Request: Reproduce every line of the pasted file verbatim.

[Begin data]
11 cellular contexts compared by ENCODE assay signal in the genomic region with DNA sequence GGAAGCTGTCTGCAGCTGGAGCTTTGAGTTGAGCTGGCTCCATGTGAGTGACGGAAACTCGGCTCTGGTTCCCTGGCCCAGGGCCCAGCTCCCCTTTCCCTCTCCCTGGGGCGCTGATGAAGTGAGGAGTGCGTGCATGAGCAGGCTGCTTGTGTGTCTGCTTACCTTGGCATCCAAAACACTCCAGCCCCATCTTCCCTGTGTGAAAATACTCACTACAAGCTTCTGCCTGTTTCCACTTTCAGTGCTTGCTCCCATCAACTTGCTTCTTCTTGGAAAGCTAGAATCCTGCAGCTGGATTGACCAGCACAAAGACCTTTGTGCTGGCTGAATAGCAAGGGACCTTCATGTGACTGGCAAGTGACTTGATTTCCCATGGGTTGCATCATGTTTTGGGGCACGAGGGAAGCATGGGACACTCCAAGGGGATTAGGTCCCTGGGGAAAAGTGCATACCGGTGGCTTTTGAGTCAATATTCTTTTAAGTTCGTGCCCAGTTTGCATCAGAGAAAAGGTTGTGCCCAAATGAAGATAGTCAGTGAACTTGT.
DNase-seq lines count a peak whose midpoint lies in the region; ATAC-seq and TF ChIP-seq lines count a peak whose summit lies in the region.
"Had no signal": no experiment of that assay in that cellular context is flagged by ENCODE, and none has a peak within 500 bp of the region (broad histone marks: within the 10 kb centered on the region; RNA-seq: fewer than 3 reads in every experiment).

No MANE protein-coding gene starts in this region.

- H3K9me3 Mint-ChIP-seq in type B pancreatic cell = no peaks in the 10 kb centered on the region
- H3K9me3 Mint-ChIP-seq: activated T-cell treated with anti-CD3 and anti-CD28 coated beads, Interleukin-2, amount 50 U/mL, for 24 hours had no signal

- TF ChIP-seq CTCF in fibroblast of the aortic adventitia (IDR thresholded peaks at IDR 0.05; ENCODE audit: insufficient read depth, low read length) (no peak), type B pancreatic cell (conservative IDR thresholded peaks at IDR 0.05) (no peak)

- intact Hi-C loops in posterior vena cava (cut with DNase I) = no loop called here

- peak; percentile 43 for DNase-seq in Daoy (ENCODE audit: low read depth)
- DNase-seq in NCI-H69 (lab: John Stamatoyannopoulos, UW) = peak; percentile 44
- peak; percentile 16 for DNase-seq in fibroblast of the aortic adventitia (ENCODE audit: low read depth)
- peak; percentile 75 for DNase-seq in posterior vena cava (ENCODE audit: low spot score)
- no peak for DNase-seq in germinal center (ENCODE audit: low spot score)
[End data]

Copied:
11 cellular contexts compared by ENCODE assay signal in the genomic region with DNA sequence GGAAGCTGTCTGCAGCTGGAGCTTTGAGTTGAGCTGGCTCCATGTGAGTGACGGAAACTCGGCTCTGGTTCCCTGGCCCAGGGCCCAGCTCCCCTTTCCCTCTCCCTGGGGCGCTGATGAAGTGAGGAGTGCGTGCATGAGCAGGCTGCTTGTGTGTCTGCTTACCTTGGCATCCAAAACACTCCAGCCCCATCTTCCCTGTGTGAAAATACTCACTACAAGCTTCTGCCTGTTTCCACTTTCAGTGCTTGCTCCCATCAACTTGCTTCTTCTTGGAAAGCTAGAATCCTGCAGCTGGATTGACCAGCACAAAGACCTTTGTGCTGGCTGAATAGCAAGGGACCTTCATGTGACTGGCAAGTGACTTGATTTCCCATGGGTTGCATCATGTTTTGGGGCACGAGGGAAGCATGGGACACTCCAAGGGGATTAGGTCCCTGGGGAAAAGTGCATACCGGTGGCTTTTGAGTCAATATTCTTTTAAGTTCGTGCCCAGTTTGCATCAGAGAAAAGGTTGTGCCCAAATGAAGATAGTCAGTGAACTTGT.
DNase-seq lines count a peak whose midpoint lies in the region; ATAC-seq and TF ChIP-seq lines count a peak whose summit lies in the region.
"Had no signal": no experiment of that assay in that cellular context is flagged by ENCODE, and none has a peak within 500 bp of the region (broad histone marks: within the 10 kb centered on the region; RNA-seq: fewer than 3 reads in every experiment).

No MANE protein-coding gene starts in this region.

- H3K9me3 Mint-ChIP-seq in type B pancreatic cell = no peaks in the 10 kb centered on the region
- H3K9me3 Mint-ChIP-seq: activated T-cell treated with anti-CD3 and anti-CD28 coated beads, Interleukin-2, amount 50 U/mL, for 24 hours had no signal

- TF ChIP-seq CTCF in fibroblast of the aortic adventitia (IDR thresholded peaks at IDR 0.05; ENCODE audit: insufficient read depth, low read length) (no peak), type B pancreatic cell (conservative IDR thresholded peaks at IDR 0.05) (no peak)

- intact Hi-C loops in posterior vena cava (cut with DNase I) = no loop called here

- peak; percentile 43 for DNase-seq in Daoy (ENCODE audit: low read depth)
- DNase-seq in NCI-H69 (lab: John Stamatoyannopoulos, UW) = peak; percentile 44
- peak; percentile 16 for DNase-seq in fibroblast of the aortic adventitia (ENCODE audit: low read depth)
- peak; percentile 75 for DNase-seq in posterior vena cava (ENCODE audit: low spot score)
- no peak for DNase-seq in germinal center (ENCODE audit: low spot score)